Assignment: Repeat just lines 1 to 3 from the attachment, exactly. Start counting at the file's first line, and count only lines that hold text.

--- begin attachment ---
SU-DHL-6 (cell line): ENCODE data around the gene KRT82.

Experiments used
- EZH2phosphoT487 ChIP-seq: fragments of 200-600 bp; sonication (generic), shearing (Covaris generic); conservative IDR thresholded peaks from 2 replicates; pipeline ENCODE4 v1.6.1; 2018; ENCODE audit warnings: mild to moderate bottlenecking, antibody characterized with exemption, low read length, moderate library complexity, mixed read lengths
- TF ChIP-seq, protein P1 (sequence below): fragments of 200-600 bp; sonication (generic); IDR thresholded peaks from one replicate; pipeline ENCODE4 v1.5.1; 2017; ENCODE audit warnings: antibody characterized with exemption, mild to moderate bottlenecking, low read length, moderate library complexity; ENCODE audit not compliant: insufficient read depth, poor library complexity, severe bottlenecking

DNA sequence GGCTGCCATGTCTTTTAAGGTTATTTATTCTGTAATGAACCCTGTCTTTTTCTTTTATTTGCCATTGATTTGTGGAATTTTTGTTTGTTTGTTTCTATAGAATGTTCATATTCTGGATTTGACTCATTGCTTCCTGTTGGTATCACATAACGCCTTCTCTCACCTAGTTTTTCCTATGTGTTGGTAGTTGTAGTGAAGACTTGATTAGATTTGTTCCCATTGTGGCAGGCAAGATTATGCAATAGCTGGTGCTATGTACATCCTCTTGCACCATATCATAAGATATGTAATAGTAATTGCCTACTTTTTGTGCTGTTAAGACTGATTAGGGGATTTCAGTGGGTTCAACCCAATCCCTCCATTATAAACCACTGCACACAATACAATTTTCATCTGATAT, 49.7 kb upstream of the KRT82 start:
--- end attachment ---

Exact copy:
SU-DHL-6 (cell line): ENCODE data around the gene KRT82.

Experiments used
- EZH2phosphoT487 ChIP-seq: fragments of 200-600 bp; sonication (generic), shearing (Covaris generic); conservative IDR thresholded peaks from 2 replicates; pipeline ENCODE4 v1.6.1; 2018; ENCODE audit warnings: mild to moderate bottlenecking, antibody characterized with exemption, low read length, moderate library complexity, mixed read lengths